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  • Marina Pacheco

Alison Fure of Furesfen Ecological Consultancy

http://www.furesfen.co.uk

Even if you have only been involved in conservation in Kingston for a short while you will almost certainly have met Alison or come across her work. Alison is active across the borough in an incredibly broad range of activities in pretty much any and every way you can aid conservation. She is most well known for her bat knowledge and is a licensed trainer for the London Bat Group. She carries out regular species surveys, not only of bats but also other small mammals, birds, wildflowers, reptiles and river quality.

Alison is a passionate communicator of the wonders of nature and runs frequent walks and talks on a diverse range of conservation topics. She also has a blog on all things wild in Kingston called the Wildlife Circus which is worth following if you want to know what’s happening in the borough. Alison is a mine of useful information, she knows the nature and wildlife designations of all the green spaces in Kingston as well as the flood zones. She could probably also tell you exactly what lives, grows, creeps, flies or slithers anywhere in the borough. 


Alison is a firm believer that if we really want to maintain and improve our natural heritage we have to engage with the planning process. This is the area where citizens can have the greatest impact when it comes to how Kingston will be developed. But you have to engage early. If you suddenly discover a development is about to happen near you, you are probably too late. You have to get involved right at the beginning of the process, when the overall plan for your neighbourhood is being worked up and, believe me, Alison is on top of all the strategy and planning policy in the borough.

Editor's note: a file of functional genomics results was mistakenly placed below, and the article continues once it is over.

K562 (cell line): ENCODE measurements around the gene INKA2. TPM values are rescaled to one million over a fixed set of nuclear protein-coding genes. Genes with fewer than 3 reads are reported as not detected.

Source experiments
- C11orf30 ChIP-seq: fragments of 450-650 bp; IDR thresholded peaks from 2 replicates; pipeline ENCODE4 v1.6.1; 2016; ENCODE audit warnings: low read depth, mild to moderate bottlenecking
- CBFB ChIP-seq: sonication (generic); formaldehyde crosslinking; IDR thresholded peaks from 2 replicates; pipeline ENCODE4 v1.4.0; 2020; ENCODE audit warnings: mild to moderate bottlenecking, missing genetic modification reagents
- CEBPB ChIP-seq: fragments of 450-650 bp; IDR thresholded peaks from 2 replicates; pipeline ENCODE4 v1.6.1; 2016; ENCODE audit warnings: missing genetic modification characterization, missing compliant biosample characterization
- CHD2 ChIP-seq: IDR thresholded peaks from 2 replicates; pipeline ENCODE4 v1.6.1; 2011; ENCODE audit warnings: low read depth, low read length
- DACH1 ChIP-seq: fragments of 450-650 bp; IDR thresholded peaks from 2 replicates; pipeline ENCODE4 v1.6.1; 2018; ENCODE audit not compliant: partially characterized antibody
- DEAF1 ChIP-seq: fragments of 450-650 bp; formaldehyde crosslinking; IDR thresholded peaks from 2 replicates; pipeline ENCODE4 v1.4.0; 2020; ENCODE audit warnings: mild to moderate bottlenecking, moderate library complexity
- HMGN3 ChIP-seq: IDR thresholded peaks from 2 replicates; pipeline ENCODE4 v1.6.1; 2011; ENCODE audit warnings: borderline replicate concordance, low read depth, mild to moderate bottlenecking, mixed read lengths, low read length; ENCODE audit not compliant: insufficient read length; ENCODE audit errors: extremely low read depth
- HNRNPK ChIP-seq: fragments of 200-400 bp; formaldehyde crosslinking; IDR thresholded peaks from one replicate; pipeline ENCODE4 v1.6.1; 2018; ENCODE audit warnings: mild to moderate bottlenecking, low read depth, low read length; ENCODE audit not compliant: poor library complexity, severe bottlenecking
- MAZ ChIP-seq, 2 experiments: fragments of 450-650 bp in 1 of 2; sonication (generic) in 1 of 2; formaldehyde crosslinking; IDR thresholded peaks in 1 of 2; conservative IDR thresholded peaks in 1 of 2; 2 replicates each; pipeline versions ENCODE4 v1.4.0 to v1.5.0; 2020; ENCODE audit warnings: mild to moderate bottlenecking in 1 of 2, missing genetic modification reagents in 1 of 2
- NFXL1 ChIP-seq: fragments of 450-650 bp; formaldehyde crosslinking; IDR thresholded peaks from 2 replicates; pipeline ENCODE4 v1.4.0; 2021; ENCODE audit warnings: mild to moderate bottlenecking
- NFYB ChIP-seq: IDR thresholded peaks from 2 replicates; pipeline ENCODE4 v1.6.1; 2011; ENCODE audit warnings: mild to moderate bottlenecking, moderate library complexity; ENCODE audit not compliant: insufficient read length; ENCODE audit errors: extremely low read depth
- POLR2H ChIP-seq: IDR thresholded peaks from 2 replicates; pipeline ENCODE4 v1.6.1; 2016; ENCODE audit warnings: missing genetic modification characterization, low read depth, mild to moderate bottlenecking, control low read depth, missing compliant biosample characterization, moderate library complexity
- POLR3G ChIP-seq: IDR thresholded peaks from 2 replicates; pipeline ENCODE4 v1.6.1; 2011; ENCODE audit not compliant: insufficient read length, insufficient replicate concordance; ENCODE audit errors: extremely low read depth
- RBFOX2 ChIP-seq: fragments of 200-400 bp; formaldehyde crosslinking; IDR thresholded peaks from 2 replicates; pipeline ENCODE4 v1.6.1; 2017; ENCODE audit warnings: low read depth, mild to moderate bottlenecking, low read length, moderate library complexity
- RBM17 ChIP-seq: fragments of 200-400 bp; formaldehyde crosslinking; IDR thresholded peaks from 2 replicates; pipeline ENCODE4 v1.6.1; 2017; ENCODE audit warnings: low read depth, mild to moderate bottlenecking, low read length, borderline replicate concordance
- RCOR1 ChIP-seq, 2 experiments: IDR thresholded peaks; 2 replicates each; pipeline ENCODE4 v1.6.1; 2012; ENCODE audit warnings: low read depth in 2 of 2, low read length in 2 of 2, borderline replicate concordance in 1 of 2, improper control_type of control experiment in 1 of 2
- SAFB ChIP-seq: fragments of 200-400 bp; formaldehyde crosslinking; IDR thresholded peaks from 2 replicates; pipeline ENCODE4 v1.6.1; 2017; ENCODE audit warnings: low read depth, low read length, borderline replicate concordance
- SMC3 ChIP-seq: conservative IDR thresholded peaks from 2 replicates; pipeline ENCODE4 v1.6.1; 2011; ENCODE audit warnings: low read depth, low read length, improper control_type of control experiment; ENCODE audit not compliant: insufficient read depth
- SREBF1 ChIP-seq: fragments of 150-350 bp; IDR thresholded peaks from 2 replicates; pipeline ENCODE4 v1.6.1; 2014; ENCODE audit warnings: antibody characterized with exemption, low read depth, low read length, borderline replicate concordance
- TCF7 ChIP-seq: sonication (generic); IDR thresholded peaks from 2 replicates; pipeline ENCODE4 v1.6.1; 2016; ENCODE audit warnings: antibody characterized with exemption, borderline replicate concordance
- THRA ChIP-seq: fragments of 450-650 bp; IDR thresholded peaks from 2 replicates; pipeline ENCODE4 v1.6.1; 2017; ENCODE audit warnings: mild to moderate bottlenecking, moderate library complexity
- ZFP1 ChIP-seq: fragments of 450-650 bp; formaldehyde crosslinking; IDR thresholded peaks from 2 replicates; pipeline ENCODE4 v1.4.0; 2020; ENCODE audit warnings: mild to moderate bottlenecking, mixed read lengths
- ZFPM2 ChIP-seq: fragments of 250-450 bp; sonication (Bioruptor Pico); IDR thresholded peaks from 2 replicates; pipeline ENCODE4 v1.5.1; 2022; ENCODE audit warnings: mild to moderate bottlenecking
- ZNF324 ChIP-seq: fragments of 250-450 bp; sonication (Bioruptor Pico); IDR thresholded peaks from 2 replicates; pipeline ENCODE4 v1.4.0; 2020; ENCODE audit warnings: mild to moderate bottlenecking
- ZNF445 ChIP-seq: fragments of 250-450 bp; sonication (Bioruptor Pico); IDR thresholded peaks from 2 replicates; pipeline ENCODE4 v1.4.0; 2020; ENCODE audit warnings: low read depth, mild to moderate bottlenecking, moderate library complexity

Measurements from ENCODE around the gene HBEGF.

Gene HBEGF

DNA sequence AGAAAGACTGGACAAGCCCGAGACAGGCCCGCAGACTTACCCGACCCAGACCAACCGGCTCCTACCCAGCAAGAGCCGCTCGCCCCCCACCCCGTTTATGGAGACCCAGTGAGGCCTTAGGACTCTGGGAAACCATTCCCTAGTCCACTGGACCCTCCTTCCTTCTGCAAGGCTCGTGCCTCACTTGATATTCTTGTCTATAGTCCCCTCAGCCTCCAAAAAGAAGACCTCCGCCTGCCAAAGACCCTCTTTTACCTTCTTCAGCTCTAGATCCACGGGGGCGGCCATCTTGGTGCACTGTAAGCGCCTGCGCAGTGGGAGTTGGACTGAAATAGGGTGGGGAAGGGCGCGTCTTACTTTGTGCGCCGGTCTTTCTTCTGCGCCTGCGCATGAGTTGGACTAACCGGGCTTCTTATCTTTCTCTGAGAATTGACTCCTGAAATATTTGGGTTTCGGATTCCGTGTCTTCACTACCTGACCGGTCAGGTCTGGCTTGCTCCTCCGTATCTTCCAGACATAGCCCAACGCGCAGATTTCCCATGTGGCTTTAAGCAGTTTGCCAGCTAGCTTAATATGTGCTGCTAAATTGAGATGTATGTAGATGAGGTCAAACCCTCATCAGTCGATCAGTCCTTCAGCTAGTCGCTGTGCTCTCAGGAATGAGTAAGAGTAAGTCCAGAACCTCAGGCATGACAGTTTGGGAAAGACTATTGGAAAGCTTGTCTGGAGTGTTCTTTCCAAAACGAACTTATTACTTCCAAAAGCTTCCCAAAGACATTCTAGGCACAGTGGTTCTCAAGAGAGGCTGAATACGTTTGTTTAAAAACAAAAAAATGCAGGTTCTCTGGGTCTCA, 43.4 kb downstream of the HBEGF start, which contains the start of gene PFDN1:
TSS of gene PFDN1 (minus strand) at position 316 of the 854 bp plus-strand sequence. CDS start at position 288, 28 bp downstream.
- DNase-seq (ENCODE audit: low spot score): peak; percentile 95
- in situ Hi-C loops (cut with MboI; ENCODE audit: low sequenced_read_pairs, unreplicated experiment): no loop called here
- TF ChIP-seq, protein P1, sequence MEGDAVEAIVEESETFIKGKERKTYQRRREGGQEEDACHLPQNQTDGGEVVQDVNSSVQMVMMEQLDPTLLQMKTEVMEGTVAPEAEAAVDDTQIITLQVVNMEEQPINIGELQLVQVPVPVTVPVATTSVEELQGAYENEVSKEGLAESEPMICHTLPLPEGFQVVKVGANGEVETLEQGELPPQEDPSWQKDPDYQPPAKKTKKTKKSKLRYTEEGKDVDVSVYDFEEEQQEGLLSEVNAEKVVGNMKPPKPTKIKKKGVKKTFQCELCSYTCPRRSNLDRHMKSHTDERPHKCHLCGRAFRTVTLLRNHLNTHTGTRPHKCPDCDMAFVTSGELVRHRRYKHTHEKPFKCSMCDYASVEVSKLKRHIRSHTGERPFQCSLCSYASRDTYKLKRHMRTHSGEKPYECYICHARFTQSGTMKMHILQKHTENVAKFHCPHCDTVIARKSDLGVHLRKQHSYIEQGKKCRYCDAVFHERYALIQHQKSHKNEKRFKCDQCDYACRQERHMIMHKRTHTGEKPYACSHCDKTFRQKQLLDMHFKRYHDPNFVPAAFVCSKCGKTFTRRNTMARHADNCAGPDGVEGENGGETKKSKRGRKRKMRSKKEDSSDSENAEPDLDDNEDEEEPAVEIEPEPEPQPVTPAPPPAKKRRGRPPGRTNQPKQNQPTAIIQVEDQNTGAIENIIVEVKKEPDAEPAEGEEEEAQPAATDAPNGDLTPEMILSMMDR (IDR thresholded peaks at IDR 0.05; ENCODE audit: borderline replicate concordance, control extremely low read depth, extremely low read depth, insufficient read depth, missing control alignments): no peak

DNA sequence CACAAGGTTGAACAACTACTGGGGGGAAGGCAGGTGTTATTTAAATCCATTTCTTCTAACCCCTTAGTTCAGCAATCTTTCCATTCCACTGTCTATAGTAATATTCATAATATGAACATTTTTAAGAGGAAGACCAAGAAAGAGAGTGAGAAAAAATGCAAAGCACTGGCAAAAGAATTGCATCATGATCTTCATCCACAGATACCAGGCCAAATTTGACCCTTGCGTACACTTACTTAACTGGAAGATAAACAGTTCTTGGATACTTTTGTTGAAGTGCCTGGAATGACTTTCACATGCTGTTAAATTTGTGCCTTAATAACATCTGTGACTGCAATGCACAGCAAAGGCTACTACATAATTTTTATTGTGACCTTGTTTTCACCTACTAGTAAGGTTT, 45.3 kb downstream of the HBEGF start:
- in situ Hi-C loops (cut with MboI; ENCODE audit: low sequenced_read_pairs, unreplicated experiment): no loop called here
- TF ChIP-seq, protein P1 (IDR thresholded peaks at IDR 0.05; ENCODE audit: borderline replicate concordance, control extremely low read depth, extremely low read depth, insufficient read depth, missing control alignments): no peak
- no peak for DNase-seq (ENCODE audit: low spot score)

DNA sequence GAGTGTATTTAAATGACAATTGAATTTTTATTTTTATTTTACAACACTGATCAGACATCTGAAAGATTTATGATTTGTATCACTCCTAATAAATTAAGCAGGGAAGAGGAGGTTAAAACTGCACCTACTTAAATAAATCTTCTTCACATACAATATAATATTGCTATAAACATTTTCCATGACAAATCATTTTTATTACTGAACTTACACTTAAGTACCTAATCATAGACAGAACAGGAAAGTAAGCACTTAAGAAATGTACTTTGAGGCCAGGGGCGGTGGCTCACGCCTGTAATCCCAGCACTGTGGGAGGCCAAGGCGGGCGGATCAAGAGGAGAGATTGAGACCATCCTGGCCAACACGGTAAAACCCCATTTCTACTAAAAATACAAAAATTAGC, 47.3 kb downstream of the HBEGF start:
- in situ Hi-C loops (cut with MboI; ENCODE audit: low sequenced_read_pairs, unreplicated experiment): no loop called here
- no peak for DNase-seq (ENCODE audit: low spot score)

Her interests aren’t restricted to ecology, she has recently been delving into the history of Kingston’s apple orchards and she believes that orchards can help soften the impact of urbanisation as well as protecting a vanishing habitat of its own. Alison has just published a booklet on Kingston’s apple heritage called “Kingston’s Apple Story” and she has also led a number of apple walks and a wassail. As part of the apple project, Alison has set up a petition  to save the Tolworth Apple Store, as well as a fundraiser to help restore the building. 

Aside from being an active campaigner in her own right Alison also supports a number of conservation organisations in the borough and she is a director of the Kingston Environment Centre, which hosts the Kingston Biodiversity Network.


Considering Alison’s extensive knowledge and expertise on all things wildlife, you’d expect that she started off with an environmental qualification but you’d be wrong. Alison actually trained to go into social services and become a probation officer. She couldn’t start the professional qualification till she was 25 years old, which meant she had to find something to do between getting her degree and waiting to go into further training. At the same time the Thatcher years changed everything for Alison, she fled the country and went to Holland. After a number of jobs but finally settled as a gardener at  University land tending bulbs destined for the 5 main botanical gardens in the world including Kew Gardens. She loved the job especially as she’d always loved gardening. Returning to England to have her son she decided to continue working for herself and set up a gardening round. This gave her the flexibility she needed as a single parent. She also joined the Surbiton Birdwatching Society which introduced her to systematic surveying methodology. She got so good at bird surveying that the council employed her to survey the entire borough. Once she had birds under her belt, she moved over to bats and became a bat specialist. Finally, her son was old enough for her to hand over the gardening business to him she undertook an MSc in Ecological Management and Monitoring and became a full- time ecologist. We’re jolly glad that she did.


Blog by Marina Pacheco

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